In another absurd episode, a 33-year-old woman in Afghanistan’s Ghazni province has been shot at and stabbed in the eyes for working. The attack comes, allegedly from Taliban, amid a spate of attacks against women and students in the country in recent months.
Khatera, who goes by a single name, had been a police officer in the Ghazni province of Afghanistan. She had been serving her locality for three months until the unfortunate incident took place, leaving her blind.
The local authorities and Khatera herself have claimed the Taliban were responsible for the attack. According to the victim, Khatera, the attack was was carried out by three men riding on a motorbike.
However, Taliban has declined any responsibility of the attack. A Taliban spokesman denied the group’s involvement in the assault, adding that it was a family issue. Besides Taliban, Khatera’s father is also a prime suspect in the assault. According to Khatera, her father reportedly disapproved of her taking a job. Khatera’s father was taken immediately into Police custody following the assault, police said.
“Many times, as I went to duty, I saw my father following me…he started contacting the Taliban in the nearby area and asked them to prevent me from going to my job,” she told Reuters.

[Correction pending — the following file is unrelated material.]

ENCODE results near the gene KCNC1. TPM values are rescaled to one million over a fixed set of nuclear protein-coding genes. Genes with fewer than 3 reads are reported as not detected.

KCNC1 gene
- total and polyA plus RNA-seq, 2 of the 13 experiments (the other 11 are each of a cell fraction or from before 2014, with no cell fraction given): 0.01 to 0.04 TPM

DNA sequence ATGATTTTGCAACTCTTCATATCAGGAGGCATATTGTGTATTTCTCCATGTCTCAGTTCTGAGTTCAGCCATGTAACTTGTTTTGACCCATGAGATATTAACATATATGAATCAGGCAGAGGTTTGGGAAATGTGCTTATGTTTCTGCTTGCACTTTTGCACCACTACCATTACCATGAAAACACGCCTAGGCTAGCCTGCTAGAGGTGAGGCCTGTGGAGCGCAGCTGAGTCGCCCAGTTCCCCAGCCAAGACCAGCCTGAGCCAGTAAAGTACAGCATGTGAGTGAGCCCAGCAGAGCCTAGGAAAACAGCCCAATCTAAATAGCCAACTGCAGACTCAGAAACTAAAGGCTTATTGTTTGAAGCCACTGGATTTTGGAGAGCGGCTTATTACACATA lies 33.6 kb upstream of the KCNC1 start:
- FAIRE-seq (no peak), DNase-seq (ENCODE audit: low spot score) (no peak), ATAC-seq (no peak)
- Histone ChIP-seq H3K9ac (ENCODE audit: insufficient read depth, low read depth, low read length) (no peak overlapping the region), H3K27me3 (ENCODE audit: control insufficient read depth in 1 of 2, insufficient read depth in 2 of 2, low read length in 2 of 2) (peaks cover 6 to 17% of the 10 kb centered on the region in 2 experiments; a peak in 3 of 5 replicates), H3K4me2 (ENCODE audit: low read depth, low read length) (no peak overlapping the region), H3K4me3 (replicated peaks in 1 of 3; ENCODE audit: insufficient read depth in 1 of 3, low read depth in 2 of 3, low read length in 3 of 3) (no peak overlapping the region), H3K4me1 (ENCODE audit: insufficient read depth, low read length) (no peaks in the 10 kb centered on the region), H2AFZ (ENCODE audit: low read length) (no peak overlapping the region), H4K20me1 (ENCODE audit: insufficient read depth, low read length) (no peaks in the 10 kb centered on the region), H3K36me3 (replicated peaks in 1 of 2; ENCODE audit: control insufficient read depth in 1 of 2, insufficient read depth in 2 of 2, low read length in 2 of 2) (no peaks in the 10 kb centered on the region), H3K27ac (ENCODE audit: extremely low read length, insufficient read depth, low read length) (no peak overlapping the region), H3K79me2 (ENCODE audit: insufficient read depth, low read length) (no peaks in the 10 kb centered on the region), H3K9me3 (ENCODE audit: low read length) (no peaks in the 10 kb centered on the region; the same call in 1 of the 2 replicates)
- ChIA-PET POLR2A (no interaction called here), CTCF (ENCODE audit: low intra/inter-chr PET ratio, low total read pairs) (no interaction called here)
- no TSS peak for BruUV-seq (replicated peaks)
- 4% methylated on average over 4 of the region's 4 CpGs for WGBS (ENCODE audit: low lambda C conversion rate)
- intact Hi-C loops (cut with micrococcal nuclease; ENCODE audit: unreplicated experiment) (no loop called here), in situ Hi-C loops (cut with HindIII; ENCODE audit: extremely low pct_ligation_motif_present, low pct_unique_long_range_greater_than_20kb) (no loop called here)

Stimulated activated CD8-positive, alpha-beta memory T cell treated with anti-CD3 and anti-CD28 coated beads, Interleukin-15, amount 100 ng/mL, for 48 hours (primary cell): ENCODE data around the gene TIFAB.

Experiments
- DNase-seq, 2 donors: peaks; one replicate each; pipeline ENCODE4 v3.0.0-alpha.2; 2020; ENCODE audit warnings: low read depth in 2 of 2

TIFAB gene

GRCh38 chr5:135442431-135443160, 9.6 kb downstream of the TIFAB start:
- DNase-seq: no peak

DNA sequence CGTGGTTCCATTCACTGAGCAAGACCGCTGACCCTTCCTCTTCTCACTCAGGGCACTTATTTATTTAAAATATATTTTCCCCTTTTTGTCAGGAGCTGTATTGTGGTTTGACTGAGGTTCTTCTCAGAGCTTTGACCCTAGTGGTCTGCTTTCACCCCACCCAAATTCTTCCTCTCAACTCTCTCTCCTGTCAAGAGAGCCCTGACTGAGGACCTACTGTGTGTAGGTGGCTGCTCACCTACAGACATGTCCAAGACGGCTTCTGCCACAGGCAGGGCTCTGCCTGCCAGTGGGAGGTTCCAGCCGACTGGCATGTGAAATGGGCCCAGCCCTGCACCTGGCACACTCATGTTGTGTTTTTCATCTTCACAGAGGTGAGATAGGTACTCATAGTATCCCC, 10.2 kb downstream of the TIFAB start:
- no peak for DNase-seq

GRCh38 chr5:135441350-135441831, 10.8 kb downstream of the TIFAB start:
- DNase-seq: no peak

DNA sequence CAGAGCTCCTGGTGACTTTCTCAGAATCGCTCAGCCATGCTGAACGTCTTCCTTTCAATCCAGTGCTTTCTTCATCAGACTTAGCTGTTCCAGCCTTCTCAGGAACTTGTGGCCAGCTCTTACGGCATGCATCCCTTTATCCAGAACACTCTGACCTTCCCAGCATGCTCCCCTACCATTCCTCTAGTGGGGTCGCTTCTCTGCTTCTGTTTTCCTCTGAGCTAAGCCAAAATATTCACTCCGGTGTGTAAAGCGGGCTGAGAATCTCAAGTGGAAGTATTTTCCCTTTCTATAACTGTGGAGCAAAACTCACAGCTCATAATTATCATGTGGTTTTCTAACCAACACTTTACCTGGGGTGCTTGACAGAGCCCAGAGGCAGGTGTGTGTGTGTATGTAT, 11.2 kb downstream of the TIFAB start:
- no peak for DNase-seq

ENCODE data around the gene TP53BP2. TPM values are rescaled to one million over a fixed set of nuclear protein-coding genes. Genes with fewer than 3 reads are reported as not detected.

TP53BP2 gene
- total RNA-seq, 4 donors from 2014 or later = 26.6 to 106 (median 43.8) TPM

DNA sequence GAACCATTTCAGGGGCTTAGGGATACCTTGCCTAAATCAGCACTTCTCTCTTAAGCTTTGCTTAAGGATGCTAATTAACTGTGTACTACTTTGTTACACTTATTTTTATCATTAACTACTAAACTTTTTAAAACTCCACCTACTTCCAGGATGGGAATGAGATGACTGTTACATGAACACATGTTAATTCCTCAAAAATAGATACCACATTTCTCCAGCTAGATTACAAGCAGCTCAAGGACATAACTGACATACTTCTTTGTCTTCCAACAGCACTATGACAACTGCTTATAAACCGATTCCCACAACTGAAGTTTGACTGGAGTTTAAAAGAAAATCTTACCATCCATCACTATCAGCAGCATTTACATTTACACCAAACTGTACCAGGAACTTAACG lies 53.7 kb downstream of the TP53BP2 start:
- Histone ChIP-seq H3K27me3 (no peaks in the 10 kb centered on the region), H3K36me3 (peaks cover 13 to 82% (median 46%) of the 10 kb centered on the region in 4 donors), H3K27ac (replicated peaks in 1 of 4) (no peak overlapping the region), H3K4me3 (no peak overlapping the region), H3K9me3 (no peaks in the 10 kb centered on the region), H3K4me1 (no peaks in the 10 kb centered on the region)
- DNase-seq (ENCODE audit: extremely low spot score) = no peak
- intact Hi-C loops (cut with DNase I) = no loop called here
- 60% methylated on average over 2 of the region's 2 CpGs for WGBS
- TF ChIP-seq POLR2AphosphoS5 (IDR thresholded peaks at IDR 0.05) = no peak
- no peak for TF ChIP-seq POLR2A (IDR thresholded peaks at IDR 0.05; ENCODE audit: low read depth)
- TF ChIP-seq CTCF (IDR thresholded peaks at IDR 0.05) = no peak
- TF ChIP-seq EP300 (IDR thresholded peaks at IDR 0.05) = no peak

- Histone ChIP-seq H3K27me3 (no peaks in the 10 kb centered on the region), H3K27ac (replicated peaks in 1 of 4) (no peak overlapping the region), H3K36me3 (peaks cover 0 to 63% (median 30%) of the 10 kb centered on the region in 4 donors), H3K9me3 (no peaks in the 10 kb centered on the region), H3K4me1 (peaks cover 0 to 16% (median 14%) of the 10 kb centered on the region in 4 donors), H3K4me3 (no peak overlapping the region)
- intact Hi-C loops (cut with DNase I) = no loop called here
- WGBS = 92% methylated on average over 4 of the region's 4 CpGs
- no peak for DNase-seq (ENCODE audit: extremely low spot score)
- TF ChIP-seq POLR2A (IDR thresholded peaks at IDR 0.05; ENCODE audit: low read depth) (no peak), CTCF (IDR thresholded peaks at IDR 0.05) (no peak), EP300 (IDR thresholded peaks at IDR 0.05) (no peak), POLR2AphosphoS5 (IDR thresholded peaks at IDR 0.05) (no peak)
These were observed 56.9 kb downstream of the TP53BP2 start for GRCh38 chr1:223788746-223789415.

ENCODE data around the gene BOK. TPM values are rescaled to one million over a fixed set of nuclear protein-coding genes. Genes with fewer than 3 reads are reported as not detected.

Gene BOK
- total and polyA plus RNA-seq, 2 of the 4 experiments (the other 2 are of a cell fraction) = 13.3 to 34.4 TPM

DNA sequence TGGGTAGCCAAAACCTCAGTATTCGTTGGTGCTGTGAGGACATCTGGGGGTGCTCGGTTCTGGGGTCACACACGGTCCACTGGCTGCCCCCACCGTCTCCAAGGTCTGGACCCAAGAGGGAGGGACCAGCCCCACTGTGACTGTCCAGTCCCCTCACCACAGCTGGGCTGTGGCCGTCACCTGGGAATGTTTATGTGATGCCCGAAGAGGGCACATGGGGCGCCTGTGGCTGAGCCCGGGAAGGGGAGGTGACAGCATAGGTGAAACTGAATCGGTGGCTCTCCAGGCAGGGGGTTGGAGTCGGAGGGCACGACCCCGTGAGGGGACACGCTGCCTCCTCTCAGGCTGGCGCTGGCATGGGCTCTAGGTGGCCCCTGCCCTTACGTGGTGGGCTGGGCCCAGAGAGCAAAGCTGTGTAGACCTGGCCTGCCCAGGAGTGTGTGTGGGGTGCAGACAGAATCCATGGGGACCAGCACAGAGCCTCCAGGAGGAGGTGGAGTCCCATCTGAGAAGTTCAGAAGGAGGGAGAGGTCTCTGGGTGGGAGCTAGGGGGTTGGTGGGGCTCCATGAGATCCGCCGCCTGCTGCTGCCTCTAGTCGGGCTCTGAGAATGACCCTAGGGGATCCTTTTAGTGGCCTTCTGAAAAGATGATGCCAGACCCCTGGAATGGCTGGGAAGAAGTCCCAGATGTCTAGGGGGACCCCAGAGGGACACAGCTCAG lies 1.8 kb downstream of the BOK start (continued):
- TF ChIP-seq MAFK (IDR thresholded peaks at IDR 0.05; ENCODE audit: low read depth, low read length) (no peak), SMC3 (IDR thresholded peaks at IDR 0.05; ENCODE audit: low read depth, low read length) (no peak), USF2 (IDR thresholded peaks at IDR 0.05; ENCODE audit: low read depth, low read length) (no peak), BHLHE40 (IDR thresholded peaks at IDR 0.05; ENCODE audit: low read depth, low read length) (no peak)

She further added that her father had given a copy of her ID card to local members of the Taliban. She also mentioned that, on the day of the attack, he had contacted her numerous times asking for her location.
The news agency was unable to reach Khatera’s father for comment.
Khatera and some of her relations now live in hiding in Kabul and are not in contact with their extended family, who blame her for her father’s arrest. She hopes that one day, with the help of foreign doctors, her eyesight could return.
“If it is possible, I get back my eyesight, I will resume my job and serve in the police again,” Khatera said.
Afghanistan, a country which was named “the most dangerous country” to be a woman in 2011, has seen an alarming rise in violence against women. In the last few months, a series of high-profile women have been targeted, including Fawzia Koofi, a politician who is part of the government’s negotiations with the Taliban in Doha, Qatar, and Saba Sahar, one of the country’s first female film directors. Both women survived the assassination attempts in August.
The recent attack on Kabul University also left as many 32 people and wounding 50, most of them women and children.
Speaking about the rising number of gender-based attacks, Samira Hamidi, Amnesty International‘s Afghanistan campaigner, said: “Though the situation for Afghan women in public roles has always been perilous, the recent spike in violence across the country has made matters even worse.
“The great strides made on women’s rights in Afghanistan over more than a decade must not become a casualty of any peace deal with the Taliban.”